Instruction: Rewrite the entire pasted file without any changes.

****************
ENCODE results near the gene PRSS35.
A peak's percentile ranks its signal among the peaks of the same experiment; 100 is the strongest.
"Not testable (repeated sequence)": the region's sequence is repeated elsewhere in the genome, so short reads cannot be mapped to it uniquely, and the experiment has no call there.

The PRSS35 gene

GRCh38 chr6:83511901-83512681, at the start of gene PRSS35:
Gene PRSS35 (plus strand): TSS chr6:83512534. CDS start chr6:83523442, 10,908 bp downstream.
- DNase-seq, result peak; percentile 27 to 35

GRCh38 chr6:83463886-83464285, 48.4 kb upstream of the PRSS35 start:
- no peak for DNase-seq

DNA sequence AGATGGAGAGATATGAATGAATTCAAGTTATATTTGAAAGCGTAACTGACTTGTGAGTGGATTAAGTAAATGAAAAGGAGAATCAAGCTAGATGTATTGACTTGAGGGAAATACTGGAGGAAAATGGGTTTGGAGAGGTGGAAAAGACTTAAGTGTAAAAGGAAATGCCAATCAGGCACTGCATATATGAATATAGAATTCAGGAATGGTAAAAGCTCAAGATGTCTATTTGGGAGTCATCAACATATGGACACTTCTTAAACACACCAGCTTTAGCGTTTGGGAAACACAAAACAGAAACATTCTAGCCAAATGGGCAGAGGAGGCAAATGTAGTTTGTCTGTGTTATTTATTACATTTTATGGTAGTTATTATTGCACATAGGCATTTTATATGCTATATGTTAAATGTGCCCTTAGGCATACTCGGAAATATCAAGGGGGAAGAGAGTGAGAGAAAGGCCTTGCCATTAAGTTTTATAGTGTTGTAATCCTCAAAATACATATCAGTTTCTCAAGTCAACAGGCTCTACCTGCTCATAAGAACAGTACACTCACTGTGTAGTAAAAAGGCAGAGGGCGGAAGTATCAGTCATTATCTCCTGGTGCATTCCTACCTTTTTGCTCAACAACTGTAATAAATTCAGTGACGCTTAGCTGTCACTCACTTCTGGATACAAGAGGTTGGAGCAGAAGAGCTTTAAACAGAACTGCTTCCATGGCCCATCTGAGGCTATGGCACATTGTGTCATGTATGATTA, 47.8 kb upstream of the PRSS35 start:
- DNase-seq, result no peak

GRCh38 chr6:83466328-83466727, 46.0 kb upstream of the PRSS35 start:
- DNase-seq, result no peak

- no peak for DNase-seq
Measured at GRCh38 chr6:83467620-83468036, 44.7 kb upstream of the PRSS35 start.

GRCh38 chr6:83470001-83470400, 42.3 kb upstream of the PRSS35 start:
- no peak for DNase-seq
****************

ENCODE results near the gene PRSS35.
A peak's percentile ranks its signal among the peaks of the same experiment; 100 is the strongest.
"Not testable (repeated sequence)": the region's sequence is repeated elsewhere in the genome, so short reads cannot be mapped to it uniquely, and the experiment has no call there.

The PRSS35 gene

GRCh38 chr6:83511901-83512681, at the start of gene PRSS35:
Gene PRSS35 (plus strand): TSS chr6:83512534. CDS start chr6:83523442, 10,908 bp downstream.
- DNase-seq, result peak; percentile 27 to 35

GRCh38 chr6:83463886-83464285, 48.4 kb upstream of the PRSS35 start:
- no peak for DNase-seq

DNA sequence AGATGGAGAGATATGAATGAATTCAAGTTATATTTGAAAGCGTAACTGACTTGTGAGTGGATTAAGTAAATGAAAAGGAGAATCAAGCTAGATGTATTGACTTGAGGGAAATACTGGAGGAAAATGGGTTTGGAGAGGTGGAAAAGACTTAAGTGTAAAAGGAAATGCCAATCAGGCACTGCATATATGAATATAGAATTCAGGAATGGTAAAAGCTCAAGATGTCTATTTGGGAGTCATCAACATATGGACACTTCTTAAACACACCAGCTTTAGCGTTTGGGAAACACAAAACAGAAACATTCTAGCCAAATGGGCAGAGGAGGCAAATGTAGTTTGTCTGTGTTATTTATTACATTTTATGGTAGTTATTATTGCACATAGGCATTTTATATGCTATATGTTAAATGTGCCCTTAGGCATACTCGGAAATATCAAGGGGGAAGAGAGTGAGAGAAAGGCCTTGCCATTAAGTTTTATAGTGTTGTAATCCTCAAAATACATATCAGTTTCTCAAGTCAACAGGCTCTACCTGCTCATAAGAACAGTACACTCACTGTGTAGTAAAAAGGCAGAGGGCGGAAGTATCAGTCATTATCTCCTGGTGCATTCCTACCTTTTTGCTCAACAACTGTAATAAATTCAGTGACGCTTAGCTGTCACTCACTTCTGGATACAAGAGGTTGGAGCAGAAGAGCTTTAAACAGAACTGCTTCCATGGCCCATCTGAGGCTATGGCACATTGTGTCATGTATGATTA, 47.8 kb upstream of the PRSS35 start:
- DNase-seq, result no peak

GRCh38 chr6:83466328-83466727, 46.0 kb upstream of the PRSS35 start:
- DNase-seq, result no peak

- no peak for DNase-seq
Measured at GRCh38 chr6:83467620-83468036, 44.7 kb upstream of the PRSS35 start.

GRCh38 chr6:83470001-83470400, 42.3 kb upstream of the PRSS35 start:
- no peak for DNase-seq